Lamont Peterson: The controversy surrounding Peterson’s split-decision victory over Amir Khan on Saturday in the nation’s capital shouldn’t detract from his victory. One could argue that the new WBA and IBF junior welterweight titleholder deserved the decision regardless of the two points referee Joseph Cooper stole from Khan, which decided the fight. The Briton probably did more work but Peterson might’ve done better work, taking the fight to Khan and landing hard, telling blows throughout. The victory was a major breakthrough for Peterson, who lost to Timothy Bradley and drew with Victor Ortiz in his two most-meaningful fights before Khan. Now he is an elite fighter. He should be applauded for his performance and accomplishment.
Amir Khan: The now-former 140-pound titleholder has reason to be frustrated. He won on one card 115-110 but lost on the other two by identical scores of 113-112. Throw out the two bogus point deductions and he wins 115-110, 114-113 and 114-113. Throw out the point Peterson lost when Cooper ruled erroneously that he was knocked down in the first round and the scores are 115-110, 114-114 and 114-114. That’s a majority draw, which would’ve allowed Khan to keep his title. Alas, Khan was a winner in defeat. He fought well enough to win on my scorecard, which was 113-112 (or seven rounds to five). And he proved he’s more than a fancy boxer; his toughness was as impressive as anything else on Saturday. I like his chances if he and Peterson meet again.
VERY BIGGEST LOSER
Joseph Cooper: The referee from Virginia can argue that his actions were justified based on strict interpretation of the rules, which make it illegal to push an opponent as Khan did repeatedly. Cooper apparently warned Khan before deducting a point in both the seventh and final rounds, which is proper procedure. Here’s the problem: Khan’s actions weren’t nearly flagrant enough to cost him two points. Boxers violate rules in every round of every fight, holding, pushing, rabbit punching, etc. A referee must use common sense to determine when a fighter gains a significant advantage by his actions; clearly, Khan did not in this case. Peterson said as much in the post-fight interview. In the end, Cooper’s poor judgment cost Khan his hard-earned title.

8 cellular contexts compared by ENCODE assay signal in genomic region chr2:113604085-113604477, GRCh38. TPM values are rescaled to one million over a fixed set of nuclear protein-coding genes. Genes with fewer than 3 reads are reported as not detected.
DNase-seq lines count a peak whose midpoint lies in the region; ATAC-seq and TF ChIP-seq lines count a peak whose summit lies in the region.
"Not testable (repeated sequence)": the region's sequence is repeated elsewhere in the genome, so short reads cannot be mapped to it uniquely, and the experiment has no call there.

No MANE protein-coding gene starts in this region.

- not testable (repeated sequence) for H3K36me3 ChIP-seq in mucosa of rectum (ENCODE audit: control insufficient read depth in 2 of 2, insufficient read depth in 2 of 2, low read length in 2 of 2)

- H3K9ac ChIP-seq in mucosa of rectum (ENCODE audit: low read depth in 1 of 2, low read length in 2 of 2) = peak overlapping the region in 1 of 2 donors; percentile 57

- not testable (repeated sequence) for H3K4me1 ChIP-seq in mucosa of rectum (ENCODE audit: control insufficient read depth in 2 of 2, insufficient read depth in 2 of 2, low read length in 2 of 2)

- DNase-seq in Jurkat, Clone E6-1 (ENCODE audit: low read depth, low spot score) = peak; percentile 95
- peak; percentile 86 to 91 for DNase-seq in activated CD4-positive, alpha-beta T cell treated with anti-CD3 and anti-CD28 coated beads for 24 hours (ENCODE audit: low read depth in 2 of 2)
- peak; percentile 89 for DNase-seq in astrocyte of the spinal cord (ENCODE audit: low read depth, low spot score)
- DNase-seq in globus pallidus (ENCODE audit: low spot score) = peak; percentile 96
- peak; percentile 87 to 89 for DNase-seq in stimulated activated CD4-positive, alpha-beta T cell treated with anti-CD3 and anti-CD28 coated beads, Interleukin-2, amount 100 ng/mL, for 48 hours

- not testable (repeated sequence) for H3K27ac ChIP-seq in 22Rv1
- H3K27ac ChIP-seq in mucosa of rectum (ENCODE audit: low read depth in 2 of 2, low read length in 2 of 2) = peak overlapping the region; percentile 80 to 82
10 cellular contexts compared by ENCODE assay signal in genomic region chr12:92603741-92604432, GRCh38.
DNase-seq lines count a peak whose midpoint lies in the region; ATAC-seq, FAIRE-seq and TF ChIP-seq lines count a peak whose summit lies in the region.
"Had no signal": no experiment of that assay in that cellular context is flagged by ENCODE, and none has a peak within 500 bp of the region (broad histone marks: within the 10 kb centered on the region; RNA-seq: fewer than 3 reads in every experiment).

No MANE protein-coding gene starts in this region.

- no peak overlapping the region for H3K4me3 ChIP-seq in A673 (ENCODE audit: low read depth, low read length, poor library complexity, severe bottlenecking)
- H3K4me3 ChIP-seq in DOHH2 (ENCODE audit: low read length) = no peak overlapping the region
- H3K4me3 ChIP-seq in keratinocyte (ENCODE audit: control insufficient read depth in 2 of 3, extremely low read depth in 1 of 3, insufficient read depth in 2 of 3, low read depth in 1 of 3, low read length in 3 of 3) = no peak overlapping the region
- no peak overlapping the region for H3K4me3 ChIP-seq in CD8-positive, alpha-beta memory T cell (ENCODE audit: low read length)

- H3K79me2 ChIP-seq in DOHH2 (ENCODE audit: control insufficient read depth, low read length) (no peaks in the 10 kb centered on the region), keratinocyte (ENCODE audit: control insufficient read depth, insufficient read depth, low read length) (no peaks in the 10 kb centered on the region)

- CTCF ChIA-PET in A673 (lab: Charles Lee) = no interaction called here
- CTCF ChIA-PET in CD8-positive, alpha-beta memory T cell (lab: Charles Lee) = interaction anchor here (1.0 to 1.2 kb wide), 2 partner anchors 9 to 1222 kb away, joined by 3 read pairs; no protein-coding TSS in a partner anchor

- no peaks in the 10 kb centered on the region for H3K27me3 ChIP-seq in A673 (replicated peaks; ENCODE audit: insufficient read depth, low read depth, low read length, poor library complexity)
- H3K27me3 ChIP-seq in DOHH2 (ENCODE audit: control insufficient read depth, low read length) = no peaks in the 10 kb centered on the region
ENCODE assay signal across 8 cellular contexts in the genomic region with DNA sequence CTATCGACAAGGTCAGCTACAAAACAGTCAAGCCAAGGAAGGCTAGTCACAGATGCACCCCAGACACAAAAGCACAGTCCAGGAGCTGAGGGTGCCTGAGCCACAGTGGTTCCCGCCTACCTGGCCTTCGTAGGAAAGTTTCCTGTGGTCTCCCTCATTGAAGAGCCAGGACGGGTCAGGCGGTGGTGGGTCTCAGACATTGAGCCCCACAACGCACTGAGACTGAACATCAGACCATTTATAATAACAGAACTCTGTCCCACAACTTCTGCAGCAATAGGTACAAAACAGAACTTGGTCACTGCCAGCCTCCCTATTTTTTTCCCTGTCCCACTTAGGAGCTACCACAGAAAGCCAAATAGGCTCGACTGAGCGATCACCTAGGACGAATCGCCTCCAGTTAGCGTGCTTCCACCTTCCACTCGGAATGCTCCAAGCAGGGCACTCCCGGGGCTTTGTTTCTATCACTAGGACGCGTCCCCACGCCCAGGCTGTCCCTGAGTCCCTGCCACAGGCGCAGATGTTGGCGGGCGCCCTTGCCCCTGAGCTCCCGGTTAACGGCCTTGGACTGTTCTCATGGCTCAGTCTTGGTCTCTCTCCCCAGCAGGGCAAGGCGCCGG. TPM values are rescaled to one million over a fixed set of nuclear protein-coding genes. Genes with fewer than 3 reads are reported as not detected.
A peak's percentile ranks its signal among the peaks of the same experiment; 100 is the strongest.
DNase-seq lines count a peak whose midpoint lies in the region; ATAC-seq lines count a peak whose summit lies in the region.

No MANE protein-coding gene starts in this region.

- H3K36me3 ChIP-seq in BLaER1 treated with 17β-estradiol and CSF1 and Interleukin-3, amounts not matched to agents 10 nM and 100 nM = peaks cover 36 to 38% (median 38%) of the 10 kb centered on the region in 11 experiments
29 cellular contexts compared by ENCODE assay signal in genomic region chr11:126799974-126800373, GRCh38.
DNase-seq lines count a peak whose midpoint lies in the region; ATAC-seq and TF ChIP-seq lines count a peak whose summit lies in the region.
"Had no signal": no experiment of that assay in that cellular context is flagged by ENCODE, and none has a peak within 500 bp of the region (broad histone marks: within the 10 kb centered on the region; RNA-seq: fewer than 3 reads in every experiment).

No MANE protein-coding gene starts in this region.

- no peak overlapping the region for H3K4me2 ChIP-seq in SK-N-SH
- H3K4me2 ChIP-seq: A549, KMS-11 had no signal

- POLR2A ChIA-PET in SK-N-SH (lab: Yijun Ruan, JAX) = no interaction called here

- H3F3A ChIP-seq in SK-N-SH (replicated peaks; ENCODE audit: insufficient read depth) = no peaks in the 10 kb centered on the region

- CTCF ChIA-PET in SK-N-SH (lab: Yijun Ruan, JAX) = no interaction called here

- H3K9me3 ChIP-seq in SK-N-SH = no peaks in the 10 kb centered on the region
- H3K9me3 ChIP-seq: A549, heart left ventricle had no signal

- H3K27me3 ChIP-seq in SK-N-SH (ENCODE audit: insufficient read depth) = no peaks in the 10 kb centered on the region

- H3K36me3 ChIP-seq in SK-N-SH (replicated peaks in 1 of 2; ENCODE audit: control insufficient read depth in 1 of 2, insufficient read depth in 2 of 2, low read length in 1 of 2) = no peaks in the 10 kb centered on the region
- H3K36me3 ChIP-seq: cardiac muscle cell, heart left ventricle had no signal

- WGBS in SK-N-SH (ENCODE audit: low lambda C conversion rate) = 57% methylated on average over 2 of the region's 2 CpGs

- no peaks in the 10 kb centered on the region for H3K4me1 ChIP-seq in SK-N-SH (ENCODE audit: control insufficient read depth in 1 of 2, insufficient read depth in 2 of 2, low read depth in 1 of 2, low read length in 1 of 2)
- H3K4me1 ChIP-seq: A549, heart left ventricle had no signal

BIGGEST WINNER II
Brian Viloria: The talented little Hawaiian has been counted out a few times in his long career. He went 0-2-1 (with the draw later becoming a no-contest) in 2006-07, an apparent sign that he was in decline. Then, in January of last year, he lost a fight he was wining against Carlos Tamara when he ran out gas in the final round. Was Viloria finished? Just the opposite: He might be better than ever at 31. Viloria dominated and then stopped former junior flyweight titleholder Giovani Segura in the eighth round Sunday in the Philippines, his first defense of the WBO flyweight title he won by outpointing Julio Cesar Miranda in July and his fourth straight triumph. That’s two impressive victories over highly respected opponents, clear evidence that Viloria remains one of the best fighters in the world.
BIGGEST LOSER II
Giovani Segura: The former junior flyweight titleholder was one of the hottest fighters on the planet, having stopped his previous nine opponents. However, Segura might’ve given up his principal advantage over his foes – his physical strength – when he moved up to flyweight. Viloria appeared to be both the more skillful and stronger fighter on Saturday, a combination against which Segura had little chance. Thus, he lost a one-sided fight and soon his place on THE RING’s pound-for-pound list. This isn’t to say Segura should be counted out. One, he lost to one of the better little men of this era. And, two, he can grow into the division even at 29. Segura is a tough fighter; he’ll be back.
Seth Mitchell: The football-player-turned-boxer passed an important test on the Khan-Peterson undercard. Timur Ibragimov isn’t a world beater but he’s a good heavyweight with the kind of amateur background Mitchell, a former linebacker at Michigan State, never had. The fact he was able to stop Ibragimov in only the second round was a sign that he can be a factor in perhaps the weakest division in boxing. We shouldn’t jump the gun, though. Everything that Mitchell has built over the past four years could crumble if he were to face the wrong opponent. He needs a few more fights worth of seasoning before he even thinks about facing the likes of a Klitschko or even the top few Americans. The potential is there, though.
Kery Davis of HBO Sports on a Khan-Peterson rematch: “I’ll talk to both guys, but if they want to do it, we want to do it.”